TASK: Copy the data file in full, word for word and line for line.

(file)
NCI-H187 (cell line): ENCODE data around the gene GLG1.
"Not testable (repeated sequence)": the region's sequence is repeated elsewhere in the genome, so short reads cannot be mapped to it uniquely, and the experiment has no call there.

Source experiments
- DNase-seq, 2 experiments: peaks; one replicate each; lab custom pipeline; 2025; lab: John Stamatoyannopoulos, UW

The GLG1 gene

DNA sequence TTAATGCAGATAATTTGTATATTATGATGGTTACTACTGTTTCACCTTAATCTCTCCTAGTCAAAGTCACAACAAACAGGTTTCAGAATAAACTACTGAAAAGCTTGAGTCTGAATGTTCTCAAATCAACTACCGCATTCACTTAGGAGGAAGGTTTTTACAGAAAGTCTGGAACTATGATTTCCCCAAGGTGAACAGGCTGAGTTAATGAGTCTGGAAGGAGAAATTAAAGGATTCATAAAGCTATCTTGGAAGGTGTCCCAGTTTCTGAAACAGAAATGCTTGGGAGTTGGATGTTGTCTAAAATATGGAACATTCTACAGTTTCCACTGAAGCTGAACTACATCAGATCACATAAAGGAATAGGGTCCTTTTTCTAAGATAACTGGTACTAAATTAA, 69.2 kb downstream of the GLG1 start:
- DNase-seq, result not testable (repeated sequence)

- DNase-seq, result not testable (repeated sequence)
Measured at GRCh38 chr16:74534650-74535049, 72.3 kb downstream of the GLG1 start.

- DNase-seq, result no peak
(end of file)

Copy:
NCI-H187 (cell line): ENCODE data around the gene GLG1.
"Not testable (repeated sequence)": the region's sequence is repeated elsewhere in the genome, so short reads cannot be mapped to it uniquely, and the experiment has no call there.

Source experiments
- DNase-seq, 2 experiments: peaks; one replicate each; lab custom pipeline; 2025; lab: John Stamatoyannopoulos, UW

The GLG1 gene

DNA sequence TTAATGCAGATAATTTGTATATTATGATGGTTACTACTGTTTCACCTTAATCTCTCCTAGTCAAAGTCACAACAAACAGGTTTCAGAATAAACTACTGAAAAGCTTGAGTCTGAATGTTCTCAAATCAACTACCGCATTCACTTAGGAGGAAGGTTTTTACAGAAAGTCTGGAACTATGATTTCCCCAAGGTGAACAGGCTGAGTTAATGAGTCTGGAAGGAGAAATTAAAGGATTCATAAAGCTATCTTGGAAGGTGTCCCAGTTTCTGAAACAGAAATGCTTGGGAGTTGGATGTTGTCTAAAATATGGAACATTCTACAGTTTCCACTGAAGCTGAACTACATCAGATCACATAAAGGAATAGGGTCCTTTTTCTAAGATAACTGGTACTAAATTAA, 69.2 kb downstream of the GLG1 start:
- DNase-seq, result not testable (repeated sequence)

- DNase-seq, result not testable (repeated sequence)
Measured at GRCh38 chr16:74534650-74535049, 72.3 kb downstream of the GLG1 start.

- DNase-seq, result no peak